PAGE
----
Originally published in Jewish Bookland, September 1965.
PRINCIPLES OF THE JEWISH FAITH: An Analytical Study. By Louis Jacobs. N.Y., Basic Books, 1964. 473 p. $9.50.
RABBI LOUIS JACOBS is a controversial figure in English Jewry. He had been scheduled to take the top post at Jews’ College in London, but the Chief Rabbi vetoed his selection. He, likewise, barred him from serving as minister in any congregation affiliated with the (British) United Synagogue. But Rabbi Jacobs was not to be silenced. His friends organized a new congregation outside the United Synagogue and he continues to write and to disseminate his views to the larger community, including the American Jewish community.
The present work attempts to indicate what a modern Jew can believe. He quotes with approval Solomon Schechter’s thesis that to be a Jew involves assent to certain dogmatic positions, but he goes beyond Schechter in defining what these dogmas are. Identifying the dogmas of Judaism with the Maimonidean creed, the book becomes a detailed examination of each of the thirteen principles in the creed of Maimonides. The author evaluates each principle in the light of modern knowledge of the physical universe and historical knowledge which accounts for the development of the literature and the institutions of the Torah.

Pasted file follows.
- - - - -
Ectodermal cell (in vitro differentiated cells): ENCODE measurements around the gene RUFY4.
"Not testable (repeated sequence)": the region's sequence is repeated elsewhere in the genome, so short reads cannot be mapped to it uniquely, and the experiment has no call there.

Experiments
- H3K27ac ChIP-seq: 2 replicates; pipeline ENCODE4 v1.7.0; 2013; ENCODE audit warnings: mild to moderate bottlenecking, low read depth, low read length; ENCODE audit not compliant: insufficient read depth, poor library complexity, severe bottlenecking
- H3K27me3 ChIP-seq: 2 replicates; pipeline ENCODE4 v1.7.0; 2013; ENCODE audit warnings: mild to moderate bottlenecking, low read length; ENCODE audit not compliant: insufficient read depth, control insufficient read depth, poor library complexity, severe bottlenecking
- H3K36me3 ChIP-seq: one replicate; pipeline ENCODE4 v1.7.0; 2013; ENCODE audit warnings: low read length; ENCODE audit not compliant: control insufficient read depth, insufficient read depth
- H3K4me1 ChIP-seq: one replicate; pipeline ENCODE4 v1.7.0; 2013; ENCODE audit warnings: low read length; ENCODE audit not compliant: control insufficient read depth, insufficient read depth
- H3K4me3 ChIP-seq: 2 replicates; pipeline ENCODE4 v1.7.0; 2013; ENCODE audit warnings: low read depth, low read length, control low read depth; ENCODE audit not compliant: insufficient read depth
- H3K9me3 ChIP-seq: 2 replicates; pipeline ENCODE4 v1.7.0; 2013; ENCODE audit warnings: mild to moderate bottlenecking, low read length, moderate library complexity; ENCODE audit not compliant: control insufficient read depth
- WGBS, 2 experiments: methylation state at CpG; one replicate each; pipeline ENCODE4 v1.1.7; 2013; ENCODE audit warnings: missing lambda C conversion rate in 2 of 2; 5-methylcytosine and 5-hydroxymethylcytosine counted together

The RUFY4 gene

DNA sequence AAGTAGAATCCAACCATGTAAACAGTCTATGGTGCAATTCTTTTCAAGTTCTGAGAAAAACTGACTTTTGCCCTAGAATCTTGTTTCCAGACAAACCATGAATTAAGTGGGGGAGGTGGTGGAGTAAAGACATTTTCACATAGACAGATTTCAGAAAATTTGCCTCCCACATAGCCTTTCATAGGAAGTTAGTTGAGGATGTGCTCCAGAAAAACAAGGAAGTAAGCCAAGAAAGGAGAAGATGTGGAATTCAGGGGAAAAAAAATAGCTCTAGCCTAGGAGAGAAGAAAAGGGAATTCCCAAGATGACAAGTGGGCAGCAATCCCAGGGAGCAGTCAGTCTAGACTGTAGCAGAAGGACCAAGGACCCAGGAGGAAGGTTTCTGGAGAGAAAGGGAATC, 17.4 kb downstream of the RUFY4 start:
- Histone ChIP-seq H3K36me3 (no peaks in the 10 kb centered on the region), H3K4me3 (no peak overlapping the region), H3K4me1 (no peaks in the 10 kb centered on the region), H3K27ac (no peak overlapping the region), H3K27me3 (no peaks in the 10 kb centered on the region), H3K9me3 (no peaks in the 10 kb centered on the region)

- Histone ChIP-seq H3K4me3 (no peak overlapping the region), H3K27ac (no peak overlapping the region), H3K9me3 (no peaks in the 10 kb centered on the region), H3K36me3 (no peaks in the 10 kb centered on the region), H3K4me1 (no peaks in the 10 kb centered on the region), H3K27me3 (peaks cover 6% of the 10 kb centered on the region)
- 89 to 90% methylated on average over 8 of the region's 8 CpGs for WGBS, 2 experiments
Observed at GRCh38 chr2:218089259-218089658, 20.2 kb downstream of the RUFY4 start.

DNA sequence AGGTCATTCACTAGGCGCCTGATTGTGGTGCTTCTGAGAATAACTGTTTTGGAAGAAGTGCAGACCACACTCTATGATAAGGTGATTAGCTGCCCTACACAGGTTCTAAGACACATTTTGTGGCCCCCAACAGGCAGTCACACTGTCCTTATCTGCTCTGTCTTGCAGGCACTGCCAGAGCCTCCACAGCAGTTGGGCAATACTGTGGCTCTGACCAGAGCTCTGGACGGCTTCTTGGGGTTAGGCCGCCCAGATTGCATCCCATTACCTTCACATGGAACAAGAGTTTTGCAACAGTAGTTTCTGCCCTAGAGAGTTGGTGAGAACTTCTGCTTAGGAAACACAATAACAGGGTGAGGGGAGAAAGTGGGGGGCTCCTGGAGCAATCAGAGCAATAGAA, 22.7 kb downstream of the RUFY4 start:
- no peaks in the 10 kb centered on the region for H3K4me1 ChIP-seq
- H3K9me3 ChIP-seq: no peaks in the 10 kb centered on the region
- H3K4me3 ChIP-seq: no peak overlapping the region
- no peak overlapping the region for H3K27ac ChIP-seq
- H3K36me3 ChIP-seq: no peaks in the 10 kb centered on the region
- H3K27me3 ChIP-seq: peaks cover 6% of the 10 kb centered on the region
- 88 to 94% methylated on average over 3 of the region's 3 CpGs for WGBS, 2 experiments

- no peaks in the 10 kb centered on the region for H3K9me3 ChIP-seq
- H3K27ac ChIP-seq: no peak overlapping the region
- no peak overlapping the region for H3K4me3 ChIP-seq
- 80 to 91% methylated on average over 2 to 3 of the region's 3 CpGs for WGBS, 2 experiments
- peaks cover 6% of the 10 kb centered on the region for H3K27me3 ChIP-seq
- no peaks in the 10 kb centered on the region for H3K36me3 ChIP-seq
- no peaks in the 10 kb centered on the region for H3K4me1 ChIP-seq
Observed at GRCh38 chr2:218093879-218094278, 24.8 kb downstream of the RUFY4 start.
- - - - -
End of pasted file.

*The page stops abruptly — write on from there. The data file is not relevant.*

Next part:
There is much valuable information in this volume. Each article in the Maimonidean creed is treated in the context of comparative views in medieval Jewish philosophy and current thought. But the method adopted by the author places his exposition in a strait jacket of the Maimonidean system. Thus the problem of ethics which is today of such profound concern is hardly touched on, because it remained outside the Maimonidean formula.
There are valuable discussion of literature on each subject, which will aid a student in further study. The book is a significant addition to the growing literature on the Jewish religion and is impressive evidence of the intellectual vitality of the Anglo-Jewish community.
Ben Zion Bokser, rabbi, Forest Hills Jewish Center, N.Y.